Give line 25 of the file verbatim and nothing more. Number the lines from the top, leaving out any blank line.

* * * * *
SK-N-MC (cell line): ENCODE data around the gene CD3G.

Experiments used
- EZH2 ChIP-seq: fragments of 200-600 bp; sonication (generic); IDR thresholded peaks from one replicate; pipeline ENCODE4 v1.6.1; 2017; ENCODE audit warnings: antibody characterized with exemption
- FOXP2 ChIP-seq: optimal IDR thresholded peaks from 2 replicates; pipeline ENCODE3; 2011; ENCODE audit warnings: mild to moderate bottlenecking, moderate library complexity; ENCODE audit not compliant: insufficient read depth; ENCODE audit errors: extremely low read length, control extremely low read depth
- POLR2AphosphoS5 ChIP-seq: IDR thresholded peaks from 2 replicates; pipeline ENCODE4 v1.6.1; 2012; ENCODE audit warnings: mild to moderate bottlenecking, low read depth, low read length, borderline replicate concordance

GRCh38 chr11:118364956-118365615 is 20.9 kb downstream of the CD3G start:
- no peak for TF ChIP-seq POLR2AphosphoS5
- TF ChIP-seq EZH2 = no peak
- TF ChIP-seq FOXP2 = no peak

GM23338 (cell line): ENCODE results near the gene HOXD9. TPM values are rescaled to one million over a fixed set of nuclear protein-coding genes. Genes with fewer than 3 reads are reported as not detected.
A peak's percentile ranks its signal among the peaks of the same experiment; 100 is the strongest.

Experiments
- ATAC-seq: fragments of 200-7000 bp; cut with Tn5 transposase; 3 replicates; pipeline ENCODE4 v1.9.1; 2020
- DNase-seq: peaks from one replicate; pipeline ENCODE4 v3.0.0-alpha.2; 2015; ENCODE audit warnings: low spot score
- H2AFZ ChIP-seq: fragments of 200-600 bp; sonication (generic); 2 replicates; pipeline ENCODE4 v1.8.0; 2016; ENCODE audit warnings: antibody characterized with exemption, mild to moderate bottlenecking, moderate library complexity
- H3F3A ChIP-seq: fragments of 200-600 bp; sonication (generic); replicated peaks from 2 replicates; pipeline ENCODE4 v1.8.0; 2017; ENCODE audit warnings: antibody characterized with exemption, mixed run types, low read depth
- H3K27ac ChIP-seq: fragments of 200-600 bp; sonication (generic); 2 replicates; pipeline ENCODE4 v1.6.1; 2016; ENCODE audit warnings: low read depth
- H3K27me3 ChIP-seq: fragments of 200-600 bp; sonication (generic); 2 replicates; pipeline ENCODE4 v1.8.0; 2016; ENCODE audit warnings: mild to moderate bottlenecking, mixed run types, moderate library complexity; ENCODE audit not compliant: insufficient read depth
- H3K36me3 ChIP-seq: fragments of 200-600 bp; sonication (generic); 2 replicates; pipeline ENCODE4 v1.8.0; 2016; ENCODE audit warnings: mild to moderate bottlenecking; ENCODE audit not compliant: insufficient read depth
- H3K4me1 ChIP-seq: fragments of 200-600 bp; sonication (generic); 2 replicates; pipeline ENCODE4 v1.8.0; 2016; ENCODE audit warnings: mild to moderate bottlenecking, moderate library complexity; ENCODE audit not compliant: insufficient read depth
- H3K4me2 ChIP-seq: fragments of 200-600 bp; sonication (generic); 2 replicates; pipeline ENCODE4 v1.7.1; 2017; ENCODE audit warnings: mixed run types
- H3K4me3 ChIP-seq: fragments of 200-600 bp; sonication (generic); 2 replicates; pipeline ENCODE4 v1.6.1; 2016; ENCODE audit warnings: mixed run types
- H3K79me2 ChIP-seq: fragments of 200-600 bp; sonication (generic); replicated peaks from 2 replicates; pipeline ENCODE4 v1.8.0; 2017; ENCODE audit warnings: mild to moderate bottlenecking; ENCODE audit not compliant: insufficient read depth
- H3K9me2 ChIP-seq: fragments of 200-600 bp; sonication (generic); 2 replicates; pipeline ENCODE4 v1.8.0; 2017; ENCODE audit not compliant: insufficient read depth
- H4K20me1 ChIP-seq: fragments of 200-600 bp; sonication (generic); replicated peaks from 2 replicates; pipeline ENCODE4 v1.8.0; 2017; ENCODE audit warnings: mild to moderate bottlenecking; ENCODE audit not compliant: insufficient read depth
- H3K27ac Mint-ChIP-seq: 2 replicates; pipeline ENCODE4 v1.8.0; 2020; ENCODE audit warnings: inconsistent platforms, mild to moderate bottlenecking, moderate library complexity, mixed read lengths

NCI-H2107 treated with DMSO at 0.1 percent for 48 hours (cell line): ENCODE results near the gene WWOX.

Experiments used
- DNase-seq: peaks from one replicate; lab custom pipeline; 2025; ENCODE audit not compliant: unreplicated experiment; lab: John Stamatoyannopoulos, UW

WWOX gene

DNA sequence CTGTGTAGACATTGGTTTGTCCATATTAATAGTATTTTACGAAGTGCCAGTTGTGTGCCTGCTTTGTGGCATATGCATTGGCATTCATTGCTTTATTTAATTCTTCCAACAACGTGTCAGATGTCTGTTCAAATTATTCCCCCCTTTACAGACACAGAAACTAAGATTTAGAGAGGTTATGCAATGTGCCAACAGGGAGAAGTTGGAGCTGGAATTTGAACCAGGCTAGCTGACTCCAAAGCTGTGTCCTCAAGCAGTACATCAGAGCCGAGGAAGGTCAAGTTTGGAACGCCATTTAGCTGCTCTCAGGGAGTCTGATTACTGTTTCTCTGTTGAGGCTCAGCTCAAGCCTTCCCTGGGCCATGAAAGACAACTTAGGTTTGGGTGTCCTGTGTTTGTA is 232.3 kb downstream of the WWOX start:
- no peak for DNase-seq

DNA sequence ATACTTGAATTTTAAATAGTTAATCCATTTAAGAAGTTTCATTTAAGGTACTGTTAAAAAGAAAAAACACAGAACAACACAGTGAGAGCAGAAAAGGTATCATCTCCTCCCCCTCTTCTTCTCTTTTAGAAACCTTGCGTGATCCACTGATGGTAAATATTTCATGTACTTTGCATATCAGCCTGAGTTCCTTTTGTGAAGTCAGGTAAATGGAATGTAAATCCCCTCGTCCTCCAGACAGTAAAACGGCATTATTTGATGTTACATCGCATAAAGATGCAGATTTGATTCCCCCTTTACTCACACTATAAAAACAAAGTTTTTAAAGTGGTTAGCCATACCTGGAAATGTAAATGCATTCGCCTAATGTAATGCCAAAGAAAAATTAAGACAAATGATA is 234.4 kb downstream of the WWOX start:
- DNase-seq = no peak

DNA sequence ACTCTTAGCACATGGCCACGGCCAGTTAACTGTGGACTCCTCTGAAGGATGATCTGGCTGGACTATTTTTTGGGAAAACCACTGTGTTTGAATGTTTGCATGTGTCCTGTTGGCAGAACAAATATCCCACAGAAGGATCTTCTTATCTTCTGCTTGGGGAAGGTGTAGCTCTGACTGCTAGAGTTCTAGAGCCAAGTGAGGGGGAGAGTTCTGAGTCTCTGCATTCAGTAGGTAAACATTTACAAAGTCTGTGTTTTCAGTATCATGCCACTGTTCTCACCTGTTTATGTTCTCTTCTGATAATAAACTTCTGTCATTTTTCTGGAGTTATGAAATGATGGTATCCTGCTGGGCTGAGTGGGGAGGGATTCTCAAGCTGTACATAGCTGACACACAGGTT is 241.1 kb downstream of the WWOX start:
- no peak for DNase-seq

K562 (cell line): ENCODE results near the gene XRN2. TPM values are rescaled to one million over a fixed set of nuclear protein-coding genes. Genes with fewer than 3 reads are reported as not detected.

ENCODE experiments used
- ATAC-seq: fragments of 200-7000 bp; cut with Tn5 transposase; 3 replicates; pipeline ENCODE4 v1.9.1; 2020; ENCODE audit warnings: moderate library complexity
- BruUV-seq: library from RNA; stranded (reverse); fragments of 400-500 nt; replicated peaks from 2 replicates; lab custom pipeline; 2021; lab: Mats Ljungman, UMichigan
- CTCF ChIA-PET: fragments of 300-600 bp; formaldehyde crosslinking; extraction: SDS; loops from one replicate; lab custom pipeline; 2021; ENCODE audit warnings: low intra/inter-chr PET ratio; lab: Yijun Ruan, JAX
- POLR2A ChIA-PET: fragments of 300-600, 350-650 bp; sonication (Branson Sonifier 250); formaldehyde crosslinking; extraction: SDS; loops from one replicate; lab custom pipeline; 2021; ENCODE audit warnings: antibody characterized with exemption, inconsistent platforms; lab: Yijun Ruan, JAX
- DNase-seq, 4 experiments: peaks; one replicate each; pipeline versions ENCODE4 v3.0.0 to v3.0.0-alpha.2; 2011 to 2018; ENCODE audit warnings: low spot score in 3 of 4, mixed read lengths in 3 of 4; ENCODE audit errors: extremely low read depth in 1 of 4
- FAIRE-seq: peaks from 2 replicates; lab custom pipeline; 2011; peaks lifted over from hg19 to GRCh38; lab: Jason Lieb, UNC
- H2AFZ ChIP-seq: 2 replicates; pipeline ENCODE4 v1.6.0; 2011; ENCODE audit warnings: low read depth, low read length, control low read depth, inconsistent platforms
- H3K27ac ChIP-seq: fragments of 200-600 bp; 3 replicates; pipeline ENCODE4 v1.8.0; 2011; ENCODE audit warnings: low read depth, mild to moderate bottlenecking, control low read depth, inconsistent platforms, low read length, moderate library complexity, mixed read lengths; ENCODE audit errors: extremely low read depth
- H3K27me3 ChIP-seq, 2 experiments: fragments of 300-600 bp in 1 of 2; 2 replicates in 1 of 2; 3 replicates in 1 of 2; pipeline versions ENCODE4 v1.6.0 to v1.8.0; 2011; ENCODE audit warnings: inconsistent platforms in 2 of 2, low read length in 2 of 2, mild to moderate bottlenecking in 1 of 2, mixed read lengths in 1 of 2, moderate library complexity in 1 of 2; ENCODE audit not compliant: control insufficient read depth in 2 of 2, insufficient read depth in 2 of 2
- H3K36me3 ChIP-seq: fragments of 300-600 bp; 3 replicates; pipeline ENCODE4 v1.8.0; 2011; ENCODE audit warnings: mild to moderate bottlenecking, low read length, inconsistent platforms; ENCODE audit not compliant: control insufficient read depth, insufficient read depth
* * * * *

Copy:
- H4K20me1 ChIP-seq: fragments of 200-600 bp; sonication (generic); replicated peaks from 2 replicates; pipeline ENCODE4 v1.8.0; 2017; ENCODE audit warnings: mild to moderate bottlenecking; ENCODE audit not compliant: insufficient read depth